Accepting Flaws

Trees jut out through the dry, cracked earth. The bare branches silhouetted against the bright blue sky. A mosaic of light and shade on these well warn paths.

Light streams through my half-asleep eyes. Dazed by the morning sun, a part of me wants to run. Run as fast and hard as I can. Leave this place and its familiar, unknown feeling of dread. Escape to the place where I feel safe.

But where will that leave me? Trapped and alone in the walls I built around myself. Bricks of pain, fear and dread. I thought I was protecting myself from harm but instead I was causing more damage. Burying my flaws deep inside, instead of wearing them as a coat of amour. But burying them out of sight and out of mind, never really works. It’s just a way of hiding them from view, eventually it will eat you from the inside.

If we are being honest with ourselves, no one is perfect- words we hear all the time, so much so that maybe they’ve lost their meaning. But we are all human. We all laugh, we all cry and we all struggle at times. The problem is, we only let others see what we want them to see.

When I look in the mirror, I see my flaws staring back at. Casting a shadow over me when I walk down the street. We live in a world which perceives imperfections as weaknesses. Why are we so ashamed of these when life itself is a perfect imperfection? Maybe it’s time to dig them up, face our fears and accept our flaws?

I know I’ve said it before, but I’ll say it until my lungs give out: our flaws don’t define us. It’s hard to change our flaws when their roots run deep within in our veins. It’s even harder to accept the flaws we have no control over.

I wish I could tie them to little balloons, let them drift high in to the atmosphere and set them free, but I know this isn’t possible. Instead maybe the key to setting them free is to look beyond our imperfections. Stop focusing on your flaws and cast your eyes on your beauty.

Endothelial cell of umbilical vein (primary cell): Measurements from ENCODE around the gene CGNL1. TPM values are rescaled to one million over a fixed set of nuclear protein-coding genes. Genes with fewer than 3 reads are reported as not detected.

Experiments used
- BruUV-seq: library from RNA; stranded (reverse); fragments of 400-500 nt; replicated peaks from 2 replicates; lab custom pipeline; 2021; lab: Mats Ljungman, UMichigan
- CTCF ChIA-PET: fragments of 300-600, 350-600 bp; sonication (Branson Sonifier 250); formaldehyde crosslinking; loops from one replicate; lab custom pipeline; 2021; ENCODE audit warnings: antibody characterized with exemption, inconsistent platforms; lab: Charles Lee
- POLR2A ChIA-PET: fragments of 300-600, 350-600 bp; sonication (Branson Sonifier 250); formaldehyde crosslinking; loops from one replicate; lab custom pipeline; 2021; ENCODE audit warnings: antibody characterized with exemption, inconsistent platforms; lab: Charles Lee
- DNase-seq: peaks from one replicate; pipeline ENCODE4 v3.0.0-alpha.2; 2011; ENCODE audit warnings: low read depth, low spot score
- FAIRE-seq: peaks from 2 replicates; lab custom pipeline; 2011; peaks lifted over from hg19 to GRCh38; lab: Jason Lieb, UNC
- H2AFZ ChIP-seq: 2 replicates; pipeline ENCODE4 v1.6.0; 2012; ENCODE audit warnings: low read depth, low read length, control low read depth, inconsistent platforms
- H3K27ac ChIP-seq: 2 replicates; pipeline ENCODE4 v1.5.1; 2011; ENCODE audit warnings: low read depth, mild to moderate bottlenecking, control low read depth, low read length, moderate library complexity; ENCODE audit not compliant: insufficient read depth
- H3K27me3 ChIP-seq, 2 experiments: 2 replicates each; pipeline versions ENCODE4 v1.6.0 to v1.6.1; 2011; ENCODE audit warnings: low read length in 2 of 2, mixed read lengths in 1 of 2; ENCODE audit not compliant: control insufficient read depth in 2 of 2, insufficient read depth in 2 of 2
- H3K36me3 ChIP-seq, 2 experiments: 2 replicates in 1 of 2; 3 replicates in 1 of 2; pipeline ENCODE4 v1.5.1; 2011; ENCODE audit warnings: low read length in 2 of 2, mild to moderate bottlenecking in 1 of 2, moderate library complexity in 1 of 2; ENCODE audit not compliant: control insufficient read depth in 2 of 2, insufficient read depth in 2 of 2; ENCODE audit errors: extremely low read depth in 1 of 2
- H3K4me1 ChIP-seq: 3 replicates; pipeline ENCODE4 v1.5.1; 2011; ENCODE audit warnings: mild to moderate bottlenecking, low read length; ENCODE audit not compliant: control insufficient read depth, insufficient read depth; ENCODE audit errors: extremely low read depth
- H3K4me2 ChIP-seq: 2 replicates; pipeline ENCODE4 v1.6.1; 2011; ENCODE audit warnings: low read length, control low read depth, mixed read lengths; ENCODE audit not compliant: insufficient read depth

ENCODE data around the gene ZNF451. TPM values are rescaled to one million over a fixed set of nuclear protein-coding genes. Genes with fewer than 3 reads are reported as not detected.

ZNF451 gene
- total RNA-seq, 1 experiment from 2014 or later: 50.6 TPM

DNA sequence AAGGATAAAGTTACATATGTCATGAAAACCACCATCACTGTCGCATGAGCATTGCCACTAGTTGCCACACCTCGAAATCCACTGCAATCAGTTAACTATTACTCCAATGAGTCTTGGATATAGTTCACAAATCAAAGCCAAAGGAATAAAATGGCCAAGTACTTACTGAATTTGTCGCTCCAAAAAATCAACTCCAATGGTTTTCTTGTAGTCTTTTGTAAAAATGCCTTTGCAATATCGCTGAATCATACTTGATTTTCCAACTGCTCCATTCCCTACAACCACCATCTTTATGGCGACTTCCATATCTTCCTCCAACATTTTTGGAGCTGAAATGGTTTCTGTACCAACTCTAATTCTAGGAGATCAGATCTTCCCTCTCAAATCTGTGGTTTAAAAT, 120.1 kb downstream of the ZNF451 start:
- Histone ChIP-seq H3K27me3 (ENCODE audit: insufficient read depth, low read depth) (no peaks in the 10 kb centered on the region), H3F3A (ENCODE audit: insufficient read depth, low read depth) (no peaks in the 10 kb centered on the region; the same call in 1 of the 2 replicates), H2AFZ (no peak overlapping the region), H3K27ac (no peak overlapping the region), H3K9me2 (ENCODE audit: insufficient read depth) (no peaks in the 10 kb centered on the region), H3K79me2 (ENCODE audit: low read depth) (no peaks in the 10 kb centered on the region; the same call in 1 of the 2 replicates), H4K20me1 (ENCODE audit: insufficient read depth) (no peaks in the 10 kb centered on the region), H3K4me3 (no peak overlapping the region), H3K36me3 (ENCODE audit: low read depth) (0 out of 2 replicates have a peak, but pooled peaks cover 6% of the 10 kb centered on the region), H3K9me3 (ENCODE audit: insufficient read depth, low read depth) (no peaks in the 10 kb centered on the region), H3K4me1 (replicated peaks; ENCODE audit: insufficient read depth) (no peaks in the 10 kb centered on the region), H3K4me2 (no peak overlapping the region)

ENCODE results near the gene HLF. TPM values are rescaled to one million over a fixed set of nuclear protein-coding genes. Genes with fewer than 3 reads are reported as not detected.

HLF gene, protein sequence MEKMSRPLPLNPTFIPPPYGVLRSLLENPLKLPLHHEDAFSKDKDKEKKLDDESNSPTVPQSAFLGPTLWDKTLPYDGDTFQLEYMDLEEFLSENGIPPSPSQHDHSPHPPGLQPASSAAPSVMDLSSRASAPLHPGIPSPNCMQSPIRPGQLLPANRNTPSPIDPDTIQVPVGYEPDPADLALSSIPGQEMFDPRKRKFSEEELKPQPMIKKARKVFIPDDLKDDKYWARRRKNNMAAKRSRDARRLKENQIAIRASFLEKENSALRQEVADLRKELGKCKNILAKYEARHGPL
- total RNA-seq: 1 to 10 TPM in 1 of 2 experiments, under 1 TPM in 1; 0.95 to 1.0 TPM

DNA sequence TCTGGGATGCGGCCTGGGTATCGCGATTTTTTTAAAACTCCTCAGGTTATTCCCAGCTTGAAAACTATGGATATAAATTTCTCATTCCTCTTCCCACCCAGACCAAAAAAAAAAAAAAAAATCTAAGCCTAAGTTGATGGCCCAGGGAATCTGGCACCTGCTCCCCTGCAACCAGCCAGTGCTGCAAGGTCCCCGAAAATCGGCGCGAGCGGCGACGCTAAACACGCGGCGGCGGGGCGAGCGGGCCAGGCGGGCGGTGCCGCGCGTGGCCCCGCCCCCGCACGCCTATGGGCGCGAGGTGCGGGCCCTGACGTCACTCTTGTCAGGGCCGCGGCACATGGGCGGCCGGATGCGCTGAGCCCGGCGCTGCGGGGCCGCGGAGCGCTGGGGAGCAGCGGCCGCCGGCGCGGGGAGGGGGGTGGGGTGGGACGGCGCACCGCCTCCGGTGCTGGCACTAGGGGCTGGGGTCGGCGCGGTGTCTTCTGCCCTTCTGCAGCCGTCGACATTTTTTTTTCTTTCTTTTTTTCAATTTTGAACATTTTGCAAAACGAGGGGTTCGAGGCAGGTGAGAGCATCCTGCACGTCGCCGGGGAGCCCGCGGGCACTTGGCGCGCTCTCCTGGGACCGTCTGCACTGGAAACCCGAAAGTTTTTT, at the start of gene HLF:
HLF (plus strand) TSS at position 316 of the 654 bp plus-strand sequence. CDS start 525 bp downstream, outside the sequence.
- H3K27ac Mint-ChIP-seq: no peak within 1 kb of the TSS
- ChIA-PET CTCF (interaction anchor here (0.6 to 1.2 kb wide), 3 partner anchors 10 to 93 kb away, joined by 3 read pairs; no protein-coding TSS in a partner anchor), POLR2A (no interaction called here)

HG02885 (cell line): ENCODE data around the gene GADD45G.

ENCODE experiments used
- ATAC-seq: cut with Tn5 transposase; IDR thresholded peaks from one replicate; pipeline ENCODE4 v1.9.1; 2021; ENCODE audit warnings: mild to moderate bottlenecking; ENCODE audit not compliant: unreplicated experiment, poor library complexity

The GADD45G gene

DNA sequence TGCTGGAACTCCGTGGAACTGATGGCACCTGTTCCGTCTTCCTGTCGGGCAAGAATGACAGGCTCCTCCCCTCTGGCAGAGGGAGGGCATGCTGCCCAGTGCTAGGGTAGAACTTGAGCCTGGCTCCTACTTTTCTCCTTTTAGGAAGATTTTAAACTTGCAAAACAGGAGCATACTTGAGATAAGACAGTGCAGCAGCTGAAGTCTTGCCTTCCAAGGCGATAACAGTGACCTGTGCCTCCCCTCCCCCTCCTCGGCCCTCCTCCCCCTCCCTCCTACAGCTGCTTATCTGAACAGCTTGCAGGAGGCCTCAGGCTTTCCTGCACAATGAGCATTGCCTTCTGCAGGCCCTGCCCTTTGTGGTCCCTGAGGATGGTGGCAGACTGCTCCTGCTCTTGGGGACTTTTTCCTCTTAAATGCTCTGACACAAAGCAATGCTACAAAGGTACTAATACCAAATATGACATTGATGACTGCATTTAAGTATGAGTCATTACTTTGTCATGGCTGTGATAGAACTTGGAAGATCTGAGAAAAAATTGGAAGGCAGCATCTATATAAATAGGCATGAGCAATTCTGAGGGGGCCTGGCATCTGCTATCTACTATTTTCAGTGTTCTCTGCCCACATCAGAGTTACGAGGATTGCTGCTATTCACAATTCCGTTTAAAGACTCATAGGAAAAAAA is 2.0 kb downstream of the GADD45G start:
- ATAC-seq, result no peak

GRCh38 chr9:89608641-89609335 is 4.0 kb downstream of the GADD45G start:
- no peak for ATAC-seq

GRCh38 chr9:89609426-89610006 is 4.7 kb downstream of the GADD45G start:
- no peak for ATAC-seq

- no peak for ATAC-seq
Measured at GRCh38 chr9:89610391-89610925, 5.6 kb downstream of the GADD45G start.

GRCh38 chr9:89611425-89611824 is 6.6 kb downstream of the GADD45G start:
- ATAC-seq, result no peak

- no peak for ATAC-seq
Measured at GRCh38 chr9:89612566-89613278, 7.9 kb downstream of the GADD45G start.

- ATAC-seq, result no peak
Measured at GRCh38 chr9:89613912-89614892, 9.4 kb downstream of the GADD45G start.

What you see in the mirror is different to what other people see. We look at ourselves through squinted eyes, picking apart at the threads that hold us together. Maybe we are all victims to a society that strives for perfection, constantly being compared to others to the point where we can’t see our own beauty. Trying to fit in to a mould that tells us how to look, feel and act. A mould that no one ever truly fits.

To start accepting our flaws we need to stop comparing ourselves to other people. Instead of wishing that you could be taller, admire the autumn flecks in yours eyes or how they reflect the colour of the sky. Try to stop wishing you could change things that you can never truly control. Start by looking for the attractive features of the people around you, perhaps pay them a compliment. Once you stop noticing flaws and start looking for beauty, you will start to see it in yourself.

There is no one else in the world that is quite like you. You are unique and you are beautiful. You deserve to feel comfortable and confident in your own skin. Confidence isn’t born, it’s grown. Like a seed it needs nourishing and it begins by accepting our flaws.

Until next time


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